The biggest problems from this scheme come against the 50 and the 4-3 look and this is what forced us to diverge from the norm. If you look at figure 2 and 3 above, the first thing you notice is that there are 3 people aligned with defensive leverage on the slot. (the SS / OLB / and Corner with just the slot and wide receiver to block them.) This means that you have 3 defenders equal to or wider then the point (Outside leg of the slot) that the carrier receives the ball. Somebody from the interior has to make these blocks. It certainly does not put the blocker in an advantageous situation especially given the entry levy or the back (He receives the ball a full man outside the tackle already running full speed!) and the aim of the play (to circle the defense.) This is totally different then asking a halfback to tuck inside the kick out of a sweep or to be almost directly behind an arc block with an option to make a two way cut. In this scenario, in order to match numbers, two interior blockers (guard and tackle) will have to block a player with a full man (and sometimes more) head start on him. (see fig 4a and b below) Certainly these blocks are considered uphill but add to the fact that you cannot cut in high school and you are asking you tackle to block a skill player in a race and in space (OLB) the advantage fails clearly to the defense. (Once again, in studying many years of college cutups of this play, you see these players nipping at the heels of the defender just barely bidding time for the halfback to outrun the defense. You also notice that against these defenses there are just as many zero yard plays as there are great gains.) Against the 5-2 the problem is even more pronounced with the tackle trying to catch up to and hook an OLB ON the line of scrimmage.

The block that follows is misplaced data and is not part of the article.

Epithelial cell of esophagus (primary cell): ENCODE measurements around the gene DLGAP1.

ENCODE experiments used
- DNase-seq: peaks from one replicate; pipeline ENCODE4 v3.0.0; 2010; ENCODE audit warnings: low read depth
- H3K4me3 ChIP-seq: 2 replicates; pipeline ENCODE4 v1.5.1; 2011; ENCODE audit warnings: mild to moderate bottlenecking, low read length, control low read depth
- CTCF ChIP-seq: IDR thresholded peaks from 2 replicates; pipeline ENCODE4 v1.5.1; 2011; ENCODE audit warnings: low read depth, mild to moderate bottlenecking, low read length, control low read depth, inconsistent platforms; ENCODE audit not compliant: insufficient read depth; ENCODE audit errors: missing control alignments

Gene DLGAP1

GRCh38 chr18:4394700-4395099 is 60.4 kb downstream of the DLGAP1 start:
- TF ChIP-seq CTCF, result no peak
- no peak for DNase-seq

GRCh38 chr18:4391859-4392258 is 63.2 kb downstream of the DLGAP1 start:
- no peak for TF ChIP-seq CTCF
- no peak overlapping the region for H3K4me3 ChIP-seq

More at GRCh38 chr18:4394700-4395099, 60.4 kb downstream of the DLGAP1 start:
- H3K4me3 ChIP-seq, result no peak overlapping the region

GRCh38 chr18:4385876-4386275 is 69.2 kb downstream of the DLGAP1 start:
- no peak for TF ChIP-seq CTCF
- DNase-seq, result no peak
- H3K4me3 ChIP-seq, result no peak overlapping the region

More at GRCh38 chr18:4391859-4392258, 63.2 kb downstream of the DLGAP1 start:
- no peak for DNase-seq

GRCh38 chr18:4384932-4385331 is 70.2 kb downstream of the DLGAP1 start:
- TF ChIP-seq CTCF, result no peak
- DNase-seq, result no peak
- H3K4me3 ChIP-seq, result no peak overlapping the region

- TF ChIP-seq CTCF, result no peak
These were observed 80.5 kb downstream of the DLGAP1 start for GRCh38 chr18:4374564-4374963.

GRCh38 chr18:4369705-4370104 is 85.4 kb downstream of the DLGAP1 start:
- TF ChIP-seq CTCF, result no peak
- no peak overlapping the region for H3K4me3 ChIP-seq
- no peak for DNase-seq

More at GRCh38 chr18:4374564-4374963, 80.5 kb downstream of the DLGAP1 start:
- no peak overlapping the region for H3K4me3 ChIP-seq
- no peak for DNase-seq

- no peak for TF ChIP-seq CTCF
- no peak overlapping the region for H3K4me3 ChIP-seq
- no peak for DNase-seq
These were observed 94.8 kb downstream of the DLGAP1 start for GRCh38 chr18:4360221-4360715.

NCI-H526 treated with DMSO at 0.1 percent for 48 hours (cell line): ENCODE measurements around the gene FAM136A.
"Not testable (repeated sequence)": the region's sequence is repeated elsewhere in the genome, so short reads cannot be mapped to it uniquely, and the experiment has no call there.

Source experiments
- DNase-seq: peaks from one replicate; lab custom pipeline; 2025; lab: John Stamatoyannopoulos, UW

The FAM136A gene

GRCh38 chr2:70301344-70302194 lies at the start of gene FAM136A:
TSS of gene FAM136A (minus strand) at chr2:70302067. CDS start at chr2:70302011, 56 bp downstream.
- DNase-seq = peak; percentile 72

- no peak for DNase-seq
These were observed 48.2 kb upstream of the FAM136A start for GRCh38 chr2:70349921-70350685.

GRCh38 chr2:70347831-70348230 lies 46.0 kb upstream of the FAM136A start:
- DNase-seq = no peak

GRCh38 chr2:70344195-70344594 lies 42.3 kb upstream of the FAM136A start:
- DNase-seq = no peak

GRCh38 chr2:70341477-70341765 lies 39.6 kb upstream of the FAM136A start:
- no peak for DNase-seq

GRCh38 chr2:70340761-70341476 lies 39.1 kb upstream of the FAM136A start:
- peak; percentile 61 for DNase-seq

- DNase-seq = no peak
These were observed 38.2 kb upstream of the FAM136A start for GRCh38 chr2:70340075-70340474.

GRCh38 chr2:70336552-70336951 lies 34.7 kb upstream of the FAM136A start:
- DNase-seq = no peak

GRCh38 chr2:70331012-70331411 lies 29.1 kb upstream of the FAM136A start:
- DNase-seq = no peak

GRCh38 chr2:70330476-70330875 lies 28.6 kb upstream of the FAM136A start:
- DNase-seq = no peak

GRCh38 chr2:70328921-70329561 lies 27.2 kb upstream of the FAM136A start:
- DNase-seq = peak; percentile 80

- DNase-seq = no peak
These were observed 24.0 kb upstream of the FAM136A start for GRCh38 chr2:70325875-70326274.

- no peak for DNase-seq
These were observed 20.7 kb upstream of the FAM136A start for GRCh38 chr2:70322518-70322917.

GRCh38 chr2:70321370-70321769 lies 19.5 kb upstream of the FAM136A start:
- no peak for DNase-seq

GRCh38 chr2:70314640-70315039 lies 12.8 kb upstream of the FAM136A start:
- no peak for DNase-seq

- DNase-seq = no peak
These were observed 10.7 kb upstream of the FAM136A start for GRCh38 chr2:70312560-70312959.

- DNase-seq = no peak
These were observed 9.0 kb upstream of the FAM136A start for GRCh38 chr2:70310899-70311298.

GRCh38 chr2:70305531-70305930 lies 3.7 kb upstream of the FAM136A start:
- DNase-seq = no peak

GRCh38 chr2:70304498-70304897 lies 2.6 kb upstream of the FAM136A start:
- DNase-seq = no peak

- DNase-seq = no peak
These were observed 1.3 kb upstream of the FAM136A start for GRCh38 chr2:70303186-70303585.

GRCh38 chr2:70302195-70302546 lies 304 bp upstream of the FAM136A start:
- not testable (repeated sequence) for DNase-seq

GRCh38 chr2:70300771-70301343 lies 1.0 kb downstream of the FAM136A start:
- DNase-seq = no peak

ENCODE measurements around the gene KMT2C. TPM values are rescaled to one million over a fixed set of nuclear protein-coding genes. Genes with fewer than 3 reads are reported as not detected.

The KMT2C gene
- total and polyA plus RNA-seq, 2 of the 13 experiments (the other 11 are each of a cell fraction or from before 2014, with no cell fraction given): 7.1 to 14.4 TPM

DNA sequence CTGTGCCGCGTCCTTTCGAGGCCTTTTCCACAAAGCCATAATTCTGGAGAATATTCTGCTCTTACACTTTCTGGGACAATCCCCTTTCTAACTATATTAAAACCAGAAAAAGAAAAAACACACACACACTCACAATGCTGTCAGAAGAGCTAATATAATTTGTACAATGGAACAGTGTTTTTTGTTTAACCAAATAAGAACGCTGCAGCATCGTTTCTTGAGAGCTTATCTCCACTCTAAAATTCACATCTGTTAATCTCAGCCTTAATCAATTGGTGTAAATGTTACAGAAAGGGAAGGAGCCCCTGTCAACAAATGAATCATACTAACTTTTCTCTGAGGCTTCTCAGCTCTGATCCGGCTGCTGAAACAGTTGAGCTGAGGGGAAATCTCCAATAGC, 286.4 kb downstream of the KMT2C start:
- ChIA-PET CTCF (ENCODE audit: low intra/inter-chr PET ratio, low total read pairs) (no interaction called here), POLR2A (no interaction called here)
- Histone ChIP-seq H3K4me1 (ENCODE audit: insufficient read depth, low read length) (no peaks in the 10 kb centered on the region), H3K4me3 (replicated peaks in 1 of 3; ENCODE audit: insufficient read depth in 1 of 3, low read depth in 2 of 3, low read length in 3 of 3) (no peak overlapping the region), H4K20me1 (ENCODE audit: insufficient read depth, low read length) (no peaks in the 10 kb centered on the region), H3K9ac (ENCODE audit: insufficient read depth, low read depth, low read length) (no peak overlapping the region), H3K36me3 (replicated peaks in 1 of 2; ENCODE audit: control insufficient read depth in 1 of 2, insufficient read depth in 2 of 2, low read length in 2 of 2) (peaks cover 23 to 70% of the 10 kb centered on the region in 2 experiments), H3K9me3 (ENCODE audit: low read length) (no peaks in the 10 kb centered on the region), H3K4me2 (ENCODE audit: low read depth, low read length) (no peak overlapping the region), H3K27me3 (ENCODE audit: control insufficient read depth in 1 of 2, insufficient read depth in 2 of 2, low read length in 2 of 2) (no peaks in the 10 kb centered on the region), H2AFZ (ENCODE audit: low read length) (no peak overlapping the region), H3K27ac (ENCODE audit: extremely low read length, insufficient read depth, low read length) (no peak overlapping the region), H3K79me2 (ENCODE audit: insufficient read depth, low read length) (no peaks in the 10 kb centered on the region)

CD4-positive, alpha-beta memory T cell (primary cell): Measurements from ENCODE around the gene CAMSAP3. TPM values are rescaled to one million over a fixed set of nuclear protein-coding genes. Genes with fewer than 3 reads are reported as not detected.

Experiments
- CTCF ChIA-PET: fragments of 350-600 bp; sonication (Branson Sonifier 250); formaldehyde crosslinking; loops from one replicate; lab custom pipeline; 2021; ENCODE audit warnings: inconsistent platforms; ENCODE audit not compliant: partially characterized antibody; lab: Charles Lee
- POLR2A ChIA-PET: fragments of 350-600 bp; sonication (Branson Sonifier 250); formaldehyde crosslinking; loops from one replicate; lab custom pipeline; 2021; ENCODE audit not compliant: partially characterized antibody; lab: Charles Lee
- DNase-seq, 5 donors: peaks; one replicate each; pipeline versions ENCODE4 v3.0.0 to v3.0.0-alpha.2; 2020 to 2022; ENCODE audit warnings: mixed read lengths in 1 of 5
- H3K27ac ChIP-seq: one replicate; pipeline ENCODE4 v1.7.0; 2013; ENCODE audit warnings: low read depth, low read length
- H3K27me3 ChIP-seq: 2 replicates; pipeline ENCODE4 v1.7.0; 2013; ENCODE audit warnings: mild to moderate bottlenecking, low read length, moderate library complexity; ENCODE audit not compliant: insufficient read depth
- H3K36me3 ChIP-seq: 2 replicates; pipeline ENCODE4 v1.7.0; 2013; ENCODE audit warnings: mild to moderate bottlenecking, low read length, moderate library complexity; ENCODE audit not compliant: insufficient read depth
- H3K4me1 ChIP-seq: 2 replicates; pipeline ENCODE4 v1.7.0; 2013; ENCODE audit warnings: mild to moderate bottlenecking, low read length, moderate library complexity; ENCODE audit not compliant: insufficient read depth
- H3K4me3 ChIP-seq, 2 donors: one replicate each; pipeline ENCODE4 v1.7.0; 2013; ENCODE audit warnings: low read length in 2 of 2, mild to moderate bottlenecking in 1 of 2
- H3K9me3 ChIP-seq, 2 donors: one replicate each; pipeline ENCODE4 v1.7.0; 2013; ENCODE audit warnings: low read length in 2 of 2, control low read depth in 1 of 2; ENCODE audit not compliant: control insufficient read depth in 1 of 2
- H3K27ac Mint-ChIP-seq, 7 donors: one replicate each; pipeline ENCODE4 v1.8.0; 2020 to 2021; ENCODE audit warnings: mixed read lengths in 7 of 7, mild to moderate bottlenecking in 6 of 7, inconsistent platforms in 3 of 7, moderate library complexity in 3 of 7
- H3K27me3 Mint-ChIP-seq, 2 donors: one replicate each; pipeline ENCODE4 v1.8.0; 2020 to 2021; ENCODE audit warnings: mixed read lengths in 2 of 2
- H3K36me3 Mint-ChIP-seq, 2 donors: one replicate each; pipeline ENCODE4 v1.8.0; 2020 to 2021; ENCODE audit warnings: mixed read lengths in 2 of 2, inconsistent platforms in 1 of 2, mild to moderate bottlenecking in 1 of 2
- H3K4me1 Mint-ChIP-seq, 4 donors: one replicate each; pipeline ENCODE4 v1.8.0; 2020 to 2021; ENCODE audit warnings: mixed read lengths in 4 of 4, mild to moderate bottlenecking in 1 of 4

(I know you can change formations to change numbers but for this section we'll deal strictly with 2 x 2 formations. In section IV we'll deal with formation variations.)

Additionally, if the defense was sound and kept its gap integrity with the OLB in D and DE in C etc. you end up with nobody on the support player. The very player the defense places the responsibility of stopping this play. (Fig 5) Usually a strong safety that is placed in that position to make tackles and support the run in the first places

The play also featured the pulling tackle again, making it readable to defenses.

One additional note that made us evolve away from this scheme was the inability to veer block or place the 5 technique in a bind. (We always felt that this would cause hesitation and either open up the fullback in our triple or shorten the flank on the rocket.) If you veer schemed this vs. a seven man front it was virtually impossible to match numbers since the guard would now have to block the OLB giving him a two man advantage and starting the guard in poor relative position to block in front of the halfback. (fig 6)

Three thing that this play did accomplish were that it 1) slowed down option stunts between #1 and #2, 2) give the offense a way to run away from garbage inside now in an instant, and 3) gets the ball in a good halfback's hands in space when option defenses wouldn't allow that. These positives we wanted to keep. We also didn't want to teach zone blocking which would require more practice time. (If you read my last thread on cost vs. rewards, you would release that any play that involves the reading of defensive reactions requires more practice time.)

In part III we will discuss what scheme we evolved into, how this has helped us, and how it has even simplified the practice and learning of this play.